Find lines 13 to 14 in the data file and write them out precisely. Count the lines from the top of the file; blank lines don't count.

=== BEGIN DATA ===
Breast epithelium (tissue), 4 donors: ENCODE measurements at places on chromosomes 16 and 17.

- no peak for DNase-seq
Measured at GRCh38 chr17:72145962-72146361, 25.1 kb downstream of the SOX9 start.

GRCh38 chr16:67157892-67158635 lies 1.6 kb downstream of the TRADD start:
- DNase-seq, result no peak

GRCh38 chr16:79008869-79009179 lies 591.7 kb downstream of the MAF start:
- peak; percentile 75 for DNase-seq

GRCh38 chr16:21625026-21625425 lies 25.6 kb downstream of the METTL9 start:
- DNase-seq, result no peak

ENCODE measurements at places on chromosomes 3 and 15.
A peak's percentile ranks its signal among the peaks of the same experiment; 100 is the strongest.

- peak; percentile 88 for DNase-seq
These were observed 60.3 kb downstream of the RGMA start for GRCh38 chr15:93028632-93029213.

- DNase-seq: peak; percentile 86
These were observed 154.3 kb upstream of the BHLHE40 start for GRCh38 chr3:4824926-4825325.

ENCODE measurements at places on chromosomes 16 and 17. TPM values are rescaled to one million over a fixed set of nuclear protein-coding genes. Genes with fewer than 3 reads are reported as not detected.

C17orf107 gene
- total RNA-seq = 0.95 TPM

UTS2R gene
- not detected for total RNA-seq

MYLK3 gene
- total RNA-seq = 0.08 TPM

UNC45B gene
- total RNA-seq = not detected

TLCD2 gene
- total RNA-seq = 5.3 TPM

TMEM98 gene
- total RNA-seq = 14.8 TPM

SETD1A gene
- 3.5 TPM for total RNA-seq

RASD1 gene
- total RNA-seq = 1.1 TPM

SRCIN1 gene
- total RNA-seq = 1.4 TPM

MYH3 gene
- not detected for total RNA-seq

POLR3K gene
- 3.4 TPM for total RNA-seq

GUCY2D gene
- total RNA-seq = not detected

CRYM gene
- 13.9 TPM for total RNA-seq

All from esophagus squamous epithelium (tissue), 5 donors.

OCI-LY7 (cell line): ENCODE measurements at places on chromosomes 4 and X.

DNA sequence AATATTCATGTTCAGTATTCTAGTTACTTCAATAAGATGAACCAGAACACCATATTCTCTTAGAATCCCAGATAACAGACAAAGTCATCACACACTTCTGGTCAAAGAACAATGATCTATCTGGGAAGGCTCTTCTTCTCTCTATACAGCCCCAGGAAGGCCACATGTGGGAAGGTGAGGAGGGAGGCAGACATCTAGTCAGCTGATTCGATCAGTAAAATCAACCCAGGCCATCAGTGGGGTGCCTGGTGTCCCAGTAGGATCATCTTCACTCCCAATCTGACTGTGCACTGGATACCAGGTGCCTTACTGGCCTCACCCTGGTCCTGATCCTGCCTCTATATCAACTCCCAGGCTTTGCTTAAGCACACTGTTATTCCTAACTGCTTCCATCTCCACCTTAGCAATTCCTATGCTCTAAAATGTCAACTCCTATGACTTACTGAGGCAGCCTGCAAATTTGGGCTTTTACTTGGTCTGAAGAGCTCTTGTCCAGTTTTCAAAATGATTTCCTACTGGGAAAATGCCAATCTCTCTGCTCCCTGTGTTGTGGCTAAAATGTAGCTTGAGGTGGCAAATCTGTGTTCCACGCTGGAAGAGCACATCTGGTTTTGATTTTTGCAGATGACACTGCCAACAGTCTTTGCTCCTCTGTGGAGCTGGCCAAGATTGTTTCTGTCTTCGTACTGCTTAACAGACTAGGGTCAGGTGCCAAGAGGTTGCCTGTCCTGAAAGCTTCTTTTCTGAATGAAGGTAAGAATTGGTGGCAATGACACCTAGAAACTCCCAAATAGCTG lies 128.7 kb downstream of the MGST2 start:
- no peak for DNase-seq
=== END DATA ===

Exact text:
These were observed 60.3 kb downstream of the RGMA start for GRCh38 chr15:93028632-93029213.

- DNase-seq: peak; percentile 86